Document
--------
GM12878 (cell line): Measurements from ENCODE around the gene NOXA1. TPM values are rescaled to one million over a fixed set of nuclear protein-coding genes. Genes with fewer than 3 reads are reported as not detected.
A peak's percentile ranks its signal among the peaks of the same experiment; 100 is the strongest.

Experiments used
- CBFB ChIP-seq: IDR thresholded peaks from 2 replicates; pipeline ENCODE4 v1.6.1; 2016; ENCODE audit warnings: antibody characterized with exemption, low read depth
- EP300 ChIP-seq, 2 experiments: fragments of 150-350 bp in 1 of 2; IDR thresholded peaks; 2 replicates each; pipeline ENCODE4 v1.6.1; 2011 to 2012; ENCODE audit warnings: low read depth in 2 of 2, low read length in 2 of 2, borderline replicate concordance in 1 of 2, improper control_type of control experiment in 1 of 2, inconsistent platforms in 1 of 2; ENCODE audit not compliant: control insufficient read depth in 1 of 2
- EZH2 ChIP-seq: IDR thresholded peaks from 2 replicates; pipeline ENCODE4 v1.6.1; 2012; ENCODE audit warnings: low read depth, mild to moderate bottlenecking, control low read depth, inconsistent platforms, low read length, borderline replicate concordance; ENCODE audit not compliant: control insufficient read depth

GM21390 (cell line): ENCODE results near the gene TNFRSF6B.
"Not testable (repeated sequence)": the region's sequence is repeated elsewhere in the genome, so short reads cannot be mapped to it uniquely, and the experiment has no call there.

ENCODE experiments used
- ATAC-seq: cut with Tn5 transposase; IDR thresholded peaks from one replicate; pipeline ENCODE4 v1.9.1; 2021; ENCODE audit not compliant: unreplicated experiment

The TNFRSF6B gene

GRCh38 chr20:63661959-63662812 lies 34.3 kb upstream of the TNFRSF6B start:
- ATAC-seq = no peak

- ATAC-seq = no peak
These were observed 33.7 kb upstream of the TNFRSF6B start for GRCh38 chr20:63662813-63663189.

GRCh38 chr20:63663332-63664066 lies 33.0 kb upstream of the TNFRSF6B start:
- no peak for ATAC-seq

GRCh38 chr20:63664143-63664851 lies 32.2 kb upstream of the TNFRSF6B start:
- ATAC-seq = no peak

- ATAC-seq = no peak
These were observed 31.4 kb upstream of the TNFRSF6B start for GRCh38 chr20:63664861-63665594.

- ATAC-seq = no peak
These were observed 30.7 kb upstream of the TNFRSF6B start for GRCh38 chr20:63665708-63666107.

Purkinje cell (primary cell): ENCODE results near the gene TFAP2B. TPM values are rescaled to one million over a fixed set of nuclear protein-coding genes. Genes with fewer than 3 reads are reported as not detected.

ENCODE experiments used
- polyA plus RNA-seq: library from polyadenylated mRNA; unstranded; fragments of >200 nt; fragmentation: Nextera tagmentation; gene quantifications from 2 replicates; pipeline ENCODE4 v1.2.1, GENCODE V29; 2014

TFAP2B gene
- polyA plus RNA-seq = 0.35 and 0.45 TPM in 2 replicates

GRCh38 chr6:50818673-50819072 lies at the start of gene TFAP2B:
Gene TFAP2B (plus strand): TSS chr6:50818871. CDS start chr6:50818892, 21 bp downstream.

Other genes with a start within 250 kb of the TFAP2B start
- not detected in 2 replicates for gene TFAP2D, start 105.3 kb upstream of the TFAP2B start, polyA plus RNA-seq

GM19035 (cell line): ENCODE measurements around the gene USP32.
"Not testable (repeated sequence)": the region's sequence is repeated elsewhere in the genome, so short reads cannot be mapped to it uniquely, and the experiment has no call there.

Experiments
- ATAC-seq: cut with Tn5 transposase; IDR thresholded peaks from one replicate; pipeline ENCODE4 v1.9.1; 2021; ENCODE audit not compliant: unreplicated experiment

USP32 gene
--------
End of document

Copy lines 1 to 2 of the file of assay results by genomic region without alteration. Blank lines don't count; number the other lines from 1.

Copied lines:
GM12878 (cell line): Measurements from ENCODE around the gene NOXA1. TPM values are rescaled to one million over a fixed set of nuclear protein-coding genes. Genes with fewer than 3 reads are reported as not detected.
A peak's percentile ranks its signal among the peaks of the same experiment; 100 is the strongest.